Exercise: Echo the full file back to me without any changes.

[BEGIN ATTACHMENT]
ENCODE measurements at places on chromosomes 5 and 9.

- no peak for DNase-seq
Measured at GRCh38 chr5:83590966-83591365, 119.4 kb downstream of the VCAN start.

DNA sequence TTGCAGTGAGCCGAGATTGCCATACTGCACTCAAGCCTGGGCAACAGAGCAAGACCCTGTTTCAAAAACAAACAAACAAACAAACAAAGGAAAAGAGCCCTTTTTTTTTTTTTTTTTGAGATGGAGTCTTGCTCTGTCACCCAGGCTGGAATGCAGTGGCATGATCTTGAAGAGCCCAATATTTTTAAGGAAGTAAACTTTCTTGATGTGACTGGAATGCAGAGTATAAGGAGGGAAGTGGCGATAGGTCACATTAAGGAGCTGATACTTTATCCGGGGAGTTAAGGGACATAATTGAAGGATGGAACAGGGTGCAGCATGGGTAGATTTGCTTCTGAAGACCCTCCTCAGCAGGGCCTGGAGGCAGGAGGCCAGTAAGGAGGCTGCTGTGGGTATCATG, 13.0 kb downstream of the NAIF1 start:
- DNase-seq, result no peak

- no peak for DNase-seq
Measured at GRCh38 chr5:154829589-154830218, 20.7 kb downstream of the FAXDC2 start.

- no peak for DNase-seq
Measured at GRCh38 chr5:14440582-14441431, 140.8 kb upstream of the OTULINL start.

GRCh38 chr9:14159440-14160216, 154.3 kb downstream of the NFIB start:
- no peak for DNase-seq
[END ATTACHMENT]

ENCODE measurements at places on chromosomes 5 and 9.

- no peak for DNase-seq
Measured at GRCh38 chr5:83590966-83591365, 119.4 kb downstream of the VCAN start.

DNA sequence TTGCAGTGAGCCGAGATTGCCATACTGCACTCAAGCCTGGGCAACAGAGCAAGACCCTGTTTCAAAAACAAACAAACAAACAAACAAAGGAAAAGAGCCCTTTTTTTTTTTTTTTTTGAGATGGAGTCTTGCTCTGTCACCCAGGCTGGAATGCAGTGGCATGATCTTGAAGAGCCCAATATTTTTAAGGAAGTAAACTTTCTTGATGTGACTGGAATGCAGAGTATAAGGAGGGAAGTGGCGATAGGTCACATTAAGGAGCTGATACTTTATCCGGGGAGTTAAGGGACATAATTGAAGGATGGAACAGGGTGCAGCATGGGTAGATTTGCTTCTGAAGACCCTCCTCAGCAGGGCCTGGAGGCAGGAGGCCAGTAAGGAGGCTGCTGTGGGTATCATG, 13.0 kb downstream of the NAIF1 start:
- DNase-seq, result no peak

- no peak for DNase-seq
Measured at GRCh38 chr5:154829589-154830218, 20.7 kb downstream of the FAXDC2 start.

- no peak for DNase-seq
Measured at GRCh38 chr5:14440582-14441431, 140.8 kb upstream of the OTULINL start.

GRCh38 chr9:14159440-14160216, 154.3 kb downstream of the NFIB start:
- no peak for DNase-seq